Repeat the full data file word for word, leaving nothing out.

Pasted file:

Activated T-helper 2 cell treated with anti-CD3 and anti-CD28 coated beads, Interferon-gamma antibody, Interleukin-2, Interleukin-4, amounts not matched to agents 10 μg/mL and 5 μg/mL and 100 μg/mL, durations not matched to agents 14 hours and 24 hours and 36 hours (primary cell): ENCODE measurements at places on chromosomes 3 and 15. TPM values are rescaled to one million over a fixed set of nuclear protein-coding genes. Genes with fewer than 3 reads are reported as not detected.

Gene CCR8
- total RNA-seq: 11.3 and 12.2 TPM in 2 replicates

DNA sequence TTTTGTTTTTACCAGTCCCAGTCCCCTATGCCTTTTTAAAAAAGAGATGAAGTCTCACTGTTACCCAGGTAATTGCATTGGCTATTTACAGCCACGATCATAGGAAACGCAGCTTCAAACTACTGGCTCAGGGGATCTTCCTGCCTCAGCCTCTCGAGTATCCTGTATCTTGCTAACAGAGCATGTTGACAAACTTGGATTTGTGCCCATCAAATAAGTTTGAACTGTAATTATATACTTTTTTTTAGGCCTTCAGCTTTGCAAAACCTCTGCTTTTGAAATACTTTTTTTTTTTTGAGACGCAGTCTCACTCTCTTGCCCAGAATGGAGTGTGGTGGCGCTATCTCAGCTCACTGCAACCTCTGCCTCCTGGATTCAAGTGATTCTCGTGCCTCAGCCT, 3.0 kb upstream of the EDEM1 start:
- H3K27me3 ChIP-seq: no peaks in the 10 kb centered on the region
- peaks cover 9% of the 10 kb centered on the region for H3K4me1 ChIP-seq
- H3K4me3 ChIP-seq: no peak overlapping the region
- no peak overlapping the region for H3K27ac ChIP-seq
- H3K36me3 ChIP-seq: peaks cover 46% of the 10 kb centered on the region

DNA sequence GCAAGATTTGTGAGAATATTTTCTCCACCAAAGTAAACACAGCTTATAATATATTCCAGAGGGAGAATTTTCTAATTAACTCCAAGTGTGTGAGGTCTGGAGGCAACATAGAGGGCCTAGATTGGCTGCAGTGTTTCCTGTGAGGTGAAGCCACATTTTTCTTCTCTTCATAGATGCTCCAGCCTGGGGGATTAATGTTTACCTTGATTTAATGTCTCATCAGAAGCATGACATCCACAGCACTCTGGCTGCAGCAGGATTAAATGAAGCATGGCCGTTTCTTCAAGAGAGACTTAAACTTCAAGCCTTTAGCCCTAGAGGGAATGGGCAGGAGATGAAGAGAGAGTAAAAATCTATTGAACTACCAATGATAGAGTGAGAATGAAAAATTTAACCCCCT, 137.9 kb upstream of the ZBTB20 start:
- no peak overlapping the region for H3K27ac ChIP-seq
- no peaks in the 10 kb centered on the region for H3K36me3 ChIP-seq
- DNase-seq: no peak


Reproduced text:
Activated T-helper 2 cell treated with anti-CD3 and anti-CD28 coated beads, Interferon-gamma antibody, Interleukin-2, Interleukin-4, amounts not matched to agents 10 μg/mL and 5 μg/mL and 100 μg/mL, durations not matched to agents 14 hours and 24 hours and 36 hours (primary cell): ENCODE measurements at places on chromosomes 3 and 15. TPM values are rescaled to one million over a fixed set of nuclear protein-coding genes. Genes with fewer than 3 reads are reported as not detected.

Gene CCR8
- total RNA-seq: 11.3 and 12.2 TPM in 2 replicates

DNA sequence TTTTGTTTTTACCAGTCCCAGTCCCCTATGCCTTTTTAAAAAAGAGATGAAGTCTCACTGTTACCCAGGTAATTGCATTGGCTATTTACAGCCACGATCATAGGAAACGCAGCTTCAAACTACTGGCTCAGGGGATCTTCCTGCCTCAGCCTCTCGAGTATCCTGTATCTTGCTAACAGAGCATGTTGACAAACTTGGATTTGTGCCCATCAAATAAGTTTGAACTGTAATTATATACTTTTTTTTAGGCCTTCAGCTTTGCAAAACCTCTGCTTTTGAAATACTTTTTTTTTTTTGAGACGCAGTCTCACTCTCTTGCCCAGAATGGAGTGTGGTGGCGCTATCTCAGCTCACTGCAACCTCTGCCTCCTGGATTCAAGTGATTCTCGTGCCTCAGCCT, 3.0 kb upstream of the EDEM1 start:
- H3K27me3 ChIP-seq: no peaks in the 10 kb centered on the region
- peaks cover 9% of the 10 kb centered on the region for H3K4me1 ChIP-seq
- H3K4me3 ChIP-seq: no peak overlapping the region
- no peak overlapping the region for H3K27ac ChIP-seq
- H3K36me3 ChIP-seq: peaks cover 46% of the 10 kb centered on the region

DNA sequence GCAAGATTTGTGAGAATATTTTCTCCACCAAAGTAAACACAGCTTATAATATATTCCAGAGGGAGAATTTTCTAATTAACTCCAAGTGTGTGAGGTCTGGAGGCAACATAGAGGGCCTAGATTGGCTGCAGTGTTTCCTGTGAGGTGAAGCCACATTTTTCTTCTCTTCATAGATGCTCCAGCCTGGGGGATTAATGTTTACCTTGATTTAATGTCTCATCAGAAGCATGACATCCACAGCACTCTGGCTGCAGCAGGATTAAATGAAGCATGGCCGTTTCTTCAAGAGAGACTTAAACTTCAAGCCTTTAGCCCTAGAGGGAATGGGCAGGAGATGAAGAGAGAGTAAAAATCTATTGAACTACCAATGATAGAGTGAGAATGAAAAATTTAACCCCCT, 137.9 kb upstream of the ZBTB20 start:
- no peak overlapping the region for H3K27ac ChIP-seq
- no peaks in the 10 kb centered on the region for H3K36me3 ChIP-seq
- DNase-seq: no peak